Indonesia’s Rupiah, Stocks Rally as Current-Account Gap Narrows

Indonesia’s rupiah rose by the most in almost three weeks, stocks led gains in Southeast Asia and bonds rallied after the current-account deficit narrowed.

The shortfall eased to 3.8 percent of gross domestic product last quarter, from a record 4.4 percent in the three months through June, Bank Indonesia said in a statement late yesterday. Global funds bought a net 960 billion rupiah ($84 million) of local-currency sovereign debt this month through yesterday, finance ministry data show. Janet Yellen, nominated as the next Federal Reserve chairman, said the U.S. economy must improve before the record stimulus can be reduced.

“We are seeing a lot of foreign inflows today after the current-account data showed improvement,” said Gusti Kahari, a foreign-exchange dealer at PT Bank Artha Graha Internasional in Jakarta. “I don’t expect the Fed to taper this year, but the rupiah will probably remain under pressure due to year-end dollar demand.”

The rupiah strengthened 0.5 percent to 11,545 per dollar as of 4:06 p.m. in Jakarta, the biggest advance since Oct. 25, prices from local banks show. In the offshore market, one-month non-deliverable forwards gained 0.5 percent to 11,461, trading 0.7 percent stronger than the onshore spot rate, data compiled by Bloomberg show.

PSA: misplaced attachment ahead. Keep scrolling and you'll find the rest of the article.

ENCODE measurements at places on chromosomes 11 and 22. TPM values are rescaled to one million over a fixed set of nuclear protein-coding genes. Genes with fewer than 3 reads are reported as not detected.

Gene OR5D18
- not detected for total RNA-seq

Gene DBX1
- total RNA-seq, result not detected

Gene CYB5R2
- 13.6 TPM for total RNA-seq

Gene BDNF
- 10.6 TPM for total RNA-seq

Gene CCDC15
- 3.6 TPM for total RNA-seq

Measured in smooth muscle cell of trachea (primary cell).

Banks and property developers led gains in the Jakarta Composite index of shares, which closed 1.5 percent higher at 4,367.371, after losing 3.9 percent in the previous three days. PT Bank Rakyat Indonesia rose 4.1 percent, while property developer PT Bumi Serpong Damai jumped 6.6 percent and PT Astra International climbed 1.6 percent.

Volatility, Bonds

One-month implied volatility in the rupiah, a measure of expected moves in the exchange rate used to price options, increased one basis point, or 0.01 percentage point, to 14.78 percent. A daily fixing used to settle the forwards was set at 11,364 per dollar today, from 11,473 yesterday, by the Association of Banks in Singapore.

The yield on the government’s 5.625 percent bonds due May 2023 fell 13 basis points to 8.41 percent, the biggest drop since Oct. 23, according to prices from the Inter Dealer Market Association.

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